Minority rule can be alright as long as you don't have a minoroty dictator...Or an opposition party that can't oppose!.....Minority government should be better now that the liberals have a new leader...We will have to wait to see if they(we) can all Get along!lol

Um, then it wouldn't be a minority gov't, would it? It'd be something like a dictatorship where minority and majority are irrelevant. Yes?
 
thomascollins
No Party Affiliation
#48
Canadians are afraid of a majority government. Yet they are also distraught with a coalition that has block members. This is the beginning of change for Canada. The problem has come about because there are more political parties than two to choose from. Couple this with first past the post style voting system and I believe it will be very difficult for any political party to obtain a majority ever again. The answer to this problem is quite simply proportional representation. Another thing that would help this situation would be the institution of online voting. It is a proven fact that online voting can be instituted and does create a much larger voter turn out of 30% and higher. If anyone wants the proof simply check out intelevote Systems Inc. who can be found on the internet. This company has sucessfully conducted municipal elections and is in consultation with some provinces about the possibility of implementing. Independent MP's would be the best way to vote in the future and I believe they will become the norm.
 
Scott Free
Free Thinker
#49
Re: the question posed in the title: I am a Canadian and I do prefer it.

I oppose strong leadership and have found that most terrible things are born out of decisive action. Muddling and prolonged debate while sometimes annoying and frustrating is still our best defence against hasty actions made by well intended and not so well intended leaders. In my experience the longer a debate caries on for is directly proportional to the probability errors will be avoided and in retrospect the decision will still seem like good ones.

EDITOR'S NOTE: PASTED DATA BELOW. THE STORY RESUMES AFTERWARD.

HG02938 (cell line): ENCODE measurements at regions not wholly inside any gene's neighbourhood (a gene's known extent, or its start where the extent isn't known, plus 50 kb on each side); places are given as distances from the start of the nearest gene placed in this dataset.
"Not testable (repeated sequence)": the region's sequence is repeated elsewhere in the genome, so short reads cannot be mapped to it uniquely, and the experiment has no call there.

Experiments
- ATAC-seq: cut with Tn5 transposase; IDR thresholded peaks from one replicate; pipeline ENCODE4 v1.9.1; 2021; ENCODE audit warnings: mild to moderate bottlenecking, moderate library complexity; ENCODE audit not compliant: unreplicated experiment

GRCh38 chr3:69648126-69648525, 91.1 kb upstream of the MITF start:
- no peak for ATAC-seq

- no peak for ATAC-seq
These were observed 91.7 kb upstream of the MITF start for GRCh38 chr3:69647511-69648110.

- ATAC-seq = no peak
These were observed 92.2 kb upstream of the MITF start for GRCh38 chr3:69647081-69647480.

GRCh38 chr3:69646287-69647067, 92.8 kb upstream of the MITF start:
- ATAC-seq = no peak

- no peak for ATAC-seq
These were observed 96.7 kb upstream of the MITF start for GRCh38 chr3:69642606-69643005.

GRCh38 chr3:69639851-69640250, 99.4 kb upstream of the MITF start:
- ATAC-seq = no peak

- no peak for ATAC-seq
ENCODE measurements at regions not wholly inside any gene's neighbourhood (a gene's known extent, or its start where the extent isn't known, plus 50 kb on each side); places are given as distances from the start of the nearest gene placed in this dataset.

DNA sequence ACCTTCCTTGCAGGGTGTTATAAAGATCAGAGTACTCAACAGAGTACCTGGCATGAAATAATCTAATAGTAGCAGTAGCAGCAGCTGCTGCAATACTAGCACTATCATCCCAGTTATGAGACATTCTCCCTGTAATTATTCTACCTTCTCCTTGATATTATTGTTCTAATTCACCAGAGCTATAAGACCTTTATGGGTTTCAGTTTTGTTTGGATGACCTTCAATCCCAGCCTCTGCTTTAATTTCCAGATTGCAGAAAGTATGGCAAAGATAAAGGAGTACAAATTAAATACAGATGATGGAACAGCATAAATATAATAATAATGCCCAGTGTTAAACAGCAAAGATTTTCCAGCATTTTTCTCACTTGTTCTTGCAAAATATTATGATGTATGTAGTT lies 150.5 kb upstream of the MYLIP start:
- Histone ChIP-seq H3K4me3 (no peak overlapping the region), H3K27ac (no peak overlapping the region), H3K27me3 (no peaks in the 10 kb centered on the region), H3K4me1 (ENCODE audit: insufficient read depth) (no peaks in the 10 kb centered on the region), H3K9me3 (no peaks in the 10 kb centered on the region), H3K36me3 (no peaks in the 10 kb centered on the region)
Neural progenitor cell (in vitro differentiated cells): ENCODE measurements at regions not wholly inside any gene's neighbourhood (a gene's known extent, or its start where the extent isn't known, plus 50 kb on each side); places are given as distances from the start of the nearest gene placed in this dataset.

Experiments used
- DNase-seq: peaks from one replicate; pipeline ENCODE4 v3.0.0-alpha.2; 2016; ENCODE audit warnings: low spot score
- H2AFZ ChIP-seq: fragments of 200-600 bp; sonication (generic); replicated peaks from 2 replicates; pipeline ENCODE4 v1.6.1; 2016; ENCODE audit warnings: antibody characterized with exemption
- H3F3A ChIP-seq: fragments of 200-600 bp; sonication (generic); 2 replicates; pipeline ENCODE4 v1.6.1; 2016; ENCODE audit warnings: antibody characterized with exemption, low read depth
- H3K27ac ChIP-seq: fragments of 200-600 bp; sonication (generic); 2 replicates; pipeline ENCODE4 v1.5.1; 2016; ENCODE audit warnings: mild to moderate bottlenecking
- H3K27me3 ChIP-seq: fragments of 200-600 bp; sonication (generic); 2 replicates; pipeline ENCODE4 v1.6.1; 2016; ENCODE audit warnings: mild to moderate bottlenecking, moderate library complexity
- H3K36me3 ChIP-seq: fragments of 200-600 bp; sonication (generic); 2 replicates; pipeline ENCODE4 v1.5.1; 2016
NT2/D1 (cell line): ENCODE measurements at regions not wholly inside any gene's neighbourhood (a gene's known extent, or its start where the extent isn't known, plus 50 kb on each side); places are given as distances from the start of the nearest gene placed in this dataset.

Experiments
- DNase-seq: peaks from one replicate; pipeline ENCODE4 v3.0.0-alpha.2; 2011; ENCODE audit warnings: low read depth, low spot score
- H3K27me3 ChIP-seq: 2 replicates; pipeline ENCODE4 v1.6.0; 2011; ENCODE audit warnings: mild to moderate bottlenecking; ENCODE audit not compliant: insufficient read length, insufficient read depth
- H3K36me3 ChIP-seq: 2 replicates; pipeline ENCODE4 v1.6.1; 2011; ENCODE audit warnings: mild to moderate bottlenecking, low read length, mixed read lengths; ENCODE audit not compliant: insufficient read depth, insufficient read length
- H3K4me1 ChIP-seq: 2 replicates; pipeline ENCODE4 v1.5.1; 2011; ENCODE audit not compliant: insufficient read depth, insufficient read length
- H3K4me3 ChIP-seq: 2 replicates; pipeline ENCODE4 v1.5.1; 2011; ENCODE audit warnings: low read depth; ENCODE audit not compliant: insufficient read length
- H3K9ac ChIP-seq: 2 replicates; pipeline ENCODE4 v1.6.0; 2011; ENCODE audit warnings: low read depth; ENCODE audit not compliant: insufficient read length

darkbeaver
Republican
#50
Do Canadians actually prefer minority rule? No we do not, that is what we had great hope that democracy would eliminate.
 
In Between Man
Free Thinker
#51
I don't think its matters. What matters is are the actions of our government.

Whether a minority or majority, there must be some type of leadership, and noticeable progress.
Last edited by In Between Man; Jan 19th, 2009 at 10:47 PM..Reason: c
 
Scott Free
Free Thinker
#52
Quote: Originally Posted by alleywayzalwayz View Post

there must be some type of leadership, and noticeable progress.

Why?

Can't that come from us the people?

Are we seriously so pathetic?

Do we really need government trying to make Canada a utopia by passing laws? Is that really what makes a utopia? I would think utopia is only possible with a fewness of laws.
 
darkbeaver
Republican
#53
I notice the progress to depression and war.
 
In Between Man
Free Thinker
#54
Quote: Originally Posted by Scott Free View Post

Why?

Can't that come from us the people?

Are we seriously so pathetic?